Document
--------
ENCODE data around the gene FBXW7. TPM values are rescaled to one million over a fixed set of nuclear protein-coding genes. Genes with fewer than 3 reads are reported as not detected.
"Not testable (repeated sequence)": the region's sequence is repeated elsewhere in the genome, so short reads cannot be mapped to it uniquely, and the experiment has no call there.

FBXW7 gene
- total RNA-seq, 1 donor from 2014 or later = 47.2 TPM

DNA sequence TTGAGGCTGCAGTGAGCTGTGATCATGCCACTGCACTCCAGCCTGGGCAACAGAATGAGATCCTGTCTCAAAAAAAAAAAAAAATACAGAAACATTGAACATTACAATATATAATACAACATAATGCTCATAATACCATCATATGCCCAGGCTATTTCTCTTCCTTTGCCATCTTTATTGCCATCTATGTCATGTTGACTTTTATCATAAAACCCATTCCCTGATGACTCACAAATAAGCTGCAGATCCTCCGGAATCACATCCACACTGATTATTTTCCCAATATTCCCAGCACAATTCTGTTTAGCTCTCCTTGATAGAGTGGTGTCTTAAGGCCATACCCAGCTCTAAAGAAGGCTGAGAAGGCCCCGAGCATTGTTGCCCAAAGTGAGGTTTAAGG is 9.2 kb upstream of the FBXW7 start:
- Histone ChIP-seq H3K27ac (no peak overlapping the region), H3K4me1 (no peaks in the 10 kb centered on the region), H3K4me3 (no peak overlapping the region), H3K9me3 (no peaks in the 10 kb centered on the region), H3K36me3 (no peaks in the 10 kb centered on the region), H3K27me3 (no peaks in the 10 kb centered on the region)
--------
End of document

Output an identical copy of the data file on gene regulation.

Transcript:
ENCODE data around the gene FBXW7. TPM values are rescaled to one million over a fixed set of nuclear protein-coding genes. Genes with fewer than 3 reads are reported as not detected.
"Not testable (repeated sequence)": the region's sequence is repeated elsewhere in the genome, so short reads cannot be mapped to it uniquely, and the experiment has no call there.

FBXW7 gene
- total RNA-seq, 1 donor from 2014 or later = 47.2 TPM

DNA sequence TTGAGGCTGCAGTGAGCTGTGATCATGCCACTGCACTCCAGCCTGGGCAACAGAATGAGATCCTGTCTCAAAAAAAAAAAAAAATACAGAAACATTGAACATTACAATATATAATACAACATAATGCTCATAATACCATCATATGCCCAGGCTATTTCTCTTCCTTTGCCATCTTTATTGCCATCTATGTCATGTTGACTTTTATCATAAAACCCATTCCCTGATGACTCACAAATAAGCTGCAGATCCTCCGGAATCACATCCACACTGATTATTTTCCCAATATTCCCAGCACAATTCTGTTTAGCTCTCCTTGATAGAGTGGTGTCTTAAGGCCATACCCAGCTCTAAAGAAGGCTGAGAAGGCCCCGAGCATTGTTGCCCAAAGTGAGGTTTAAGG is 9.2 kb upstream of the FBXW7 start:
- Histone ChIP-seq H3K27ac (no peak overlapping the region), H3K4me1 (no peaks in the 10 kb centered on the region), H3K4me3 (no peak overlapping the region), H3K9me3 (no peaks in the 10 kb centered on the region), H3K36me3 (no peaks in the 10 kb centered on the region), H3K27me3 (no peaks in the 10 kb centered on the region)